Thirteen relative hours passed in quiet fascination. They watched in awe as their time machine rose and fell with the formation and collapsing of mountains. Even with the theoretical data that suggested this would happen, Rhoda couldn’t really explain how it worked. Whatever the cause, it meant that they wouldn’t merge into a mountain when they returned to tangibility. Rhoda thought she would have gotten bored of it after a while, but somehow, she never did.
Near the end, the two turned their attention to a meter on the dashboard which showed the date. It was deep in the negatives and the small numbers moved faster than they could track. The large numbers, however, were more stubborn. They were waiting for it to tick over to negative 120 million. Currently, it sat at negative 119 followed by a row of nines all the way into the blurry numbers. Finally, the blurriest nine turned into a zero. Like a row of dominoes, all the nines up the row followed suit. Rhoda slammed the throttle shut… They didn’t stop.
“What’s happening?” Hailey said as she checked her valves and gauges.
“Time must be frictionless!” Rhoda realized. “We’ve stopped pushing, but we’re still gliding backwards.”
“Push the other way, then!” Hailey shouted.
Rhoda quickly oriented them forwards in time and throttled up to full power. She felt the strange jolt again. Rhoda lacked the terminology to describe it, but thought “wrenching her soul” came close. Soon the meter, which they had finally named the “chrono-speedometer,” started moving down. It took about an hour to get it near zero. By then, they had overshot by roughly six million years. Rhoda tried to carefully maneuver back to zero, but accidently overshot and sent the time machine forward in time again. In a panic, she closed the throttle and prepared to turn around again when she noticed the chrono-speedometer slowing down. It tapered off at one second per second.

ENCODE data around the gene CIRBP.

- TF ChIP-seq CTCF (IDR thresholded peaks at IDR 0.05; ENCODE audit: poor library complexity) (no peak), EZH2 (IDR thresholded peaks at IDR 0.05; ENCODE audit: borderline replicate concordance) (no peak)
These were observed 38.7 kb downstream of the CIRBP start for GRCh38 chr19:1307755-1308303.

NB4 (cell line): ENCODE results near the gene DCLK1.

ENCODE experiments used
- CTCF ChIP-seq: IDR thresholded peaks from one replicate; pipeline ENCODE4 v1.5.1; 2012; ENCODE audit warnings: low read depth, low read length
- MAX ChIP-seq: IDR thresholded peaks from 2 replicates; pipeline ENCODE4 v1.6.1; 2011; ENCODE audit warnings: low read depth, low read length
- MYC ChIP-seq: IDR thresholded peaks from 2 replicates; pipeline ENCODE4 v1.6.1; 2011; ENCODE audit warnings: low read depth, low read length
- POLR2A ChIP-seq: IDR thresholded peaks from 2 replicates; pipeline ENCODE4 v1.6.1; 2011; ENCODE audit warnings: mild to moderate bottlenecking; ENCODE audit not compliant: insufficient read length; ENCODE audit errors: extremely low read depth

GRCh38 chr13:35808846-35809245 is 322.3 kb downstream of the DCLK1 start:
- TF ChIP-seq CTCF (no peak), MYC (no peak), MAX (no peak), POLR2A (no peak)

“I guess there is some friction,” Rhoda observed. “At least enough to return us to the normal flow of time when we’re near it. We were just going so fast that our momentum kept us going.”
“We can’t do that again,” Hailey said. “If we do, I’m not sure we’ll have enough fuel to make our way home.”
Rhoda barely heard what Hailey was saying. She was staring at something in the sky.
“Pterosaurs!” she exclaimed.
They were uglier than she imagined, but somehow more beautiful for it. She was trying to figure out how that made sense when she heard a low rumble that sounded like a rockslide under water. The whole camper vibrated with the sound.
“Sounds like there are dinosaurs too. Can you show me how to activate the camouflage?”